I’m going to digress from my Dutch life posts and discuss something that has been rattling around in my brain for a long time now. I’ve gone over this again and again and really want to talk about it. As a mother and a researcher. I keep coming across articles and Facebook posts about how to talk to girls about their body and appearance. Some advise never to tell them they are beautiful. I think that’s crap. I will tell my girls they are beautiful every damn time I feel like it. Because it’s true. Because it makes them feel good. And life is too goddamn difficult and complicated to pass up easy wins. Especially as a parent. Nearly every parenting move I’ve made, from breastfeeding to time-outs to screen time, takes thought, reflection and probably some research.
But some things must just come naturally, right? I think if there’s anything I really know about parenting and about being a part of a family it’s that if you feel something in your heart of hearts, know something deep in your soul and believe something in every fiber of your being – you say it. You fucking say it loud and and clear and often. You don’t hold that shit back. Everything else I ‘know’ about parenting is just an educated guess. You tell the ones you love everything you love about them. Everything. And I love that my babies are beautiful. They will spend their whole lives bombarded with messages about how how flawed they are. But aren’t we supposed to ‘feed the meter?’ Aren’t we supposed to be the ones building them up? I have a million different ways to compliment them and it will never be enough for all the world has in store to tear them down. I’m not giving up this powerful weapon in my repertoire. Yes, I’ll them them they are kind and loving and funny and talented (but we’re not supposed to say ‘smart,’ right? Or did that change?) And all of that is true. And I’ll mean all of that too.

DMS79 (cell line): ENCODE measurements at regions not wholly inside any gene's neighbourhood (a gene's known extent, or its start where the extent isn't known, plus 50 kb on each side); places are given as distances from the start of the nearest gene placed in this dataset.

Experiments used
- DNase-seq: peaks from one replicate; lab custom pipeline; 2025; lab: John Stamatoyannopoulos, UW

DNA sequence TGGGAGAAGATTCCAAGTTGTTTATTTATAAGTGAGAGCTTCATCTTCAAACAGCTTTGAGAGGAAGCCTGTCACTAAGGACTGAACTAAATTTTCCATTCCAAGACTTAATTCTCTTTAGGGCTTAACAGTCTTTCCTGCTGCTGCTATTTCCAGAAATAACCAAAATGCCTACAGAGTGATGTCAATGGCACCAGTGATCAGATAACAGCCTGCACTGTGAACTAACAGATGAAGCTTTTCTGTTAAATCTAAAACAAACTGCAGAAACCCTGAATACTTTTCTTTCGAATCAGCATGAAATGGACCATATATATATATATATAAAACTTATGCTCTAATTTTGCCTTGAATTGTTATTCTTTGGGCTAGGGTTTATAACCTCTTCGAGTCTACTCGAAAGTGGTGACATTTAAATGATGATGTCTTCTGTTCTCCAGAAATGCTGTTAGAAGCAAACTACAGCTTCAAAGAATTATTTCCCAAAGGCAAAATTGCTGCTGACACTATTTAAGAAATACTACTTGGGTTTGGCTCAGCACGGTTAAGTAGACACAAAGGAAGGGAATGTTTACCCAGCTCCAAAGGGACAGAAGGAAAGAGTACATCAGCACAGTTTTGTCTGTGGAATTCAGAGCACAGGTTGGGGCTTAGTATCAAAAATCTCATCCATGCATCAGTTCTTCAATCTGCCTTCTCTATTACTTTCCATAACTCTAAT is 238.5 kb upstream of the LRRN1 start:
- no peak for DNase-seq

But I digress, again. What I really meant to say here is this – flex with your daughters. Or don’t. But that’s what we do. And we do it because we are strong. I come from a long line of Schmidt (and Karst/Jacobs) gals with strong bones and thick muscles. By the looks of things, our girls will be of the same ilk. They are densely built tiny humans. I know this because when I pick up other people’s kids I nearly toss them into the sky because they are so light compared to my girls. They were big babies (8.8 lbs. and 9.2 lbs. Ouch) and they are big, tall kiddos. And I love it. And I want them to love it. So we are trying to teach them to love their bodies.
We are not running away from body talk, we are running toward it (with proper form). And doing pushups. And T-25. And pilates. Which all generally turn into a mosh pit of snuggling or me hollering at them to get out of the way while Mommy is doing switch kicks in the air.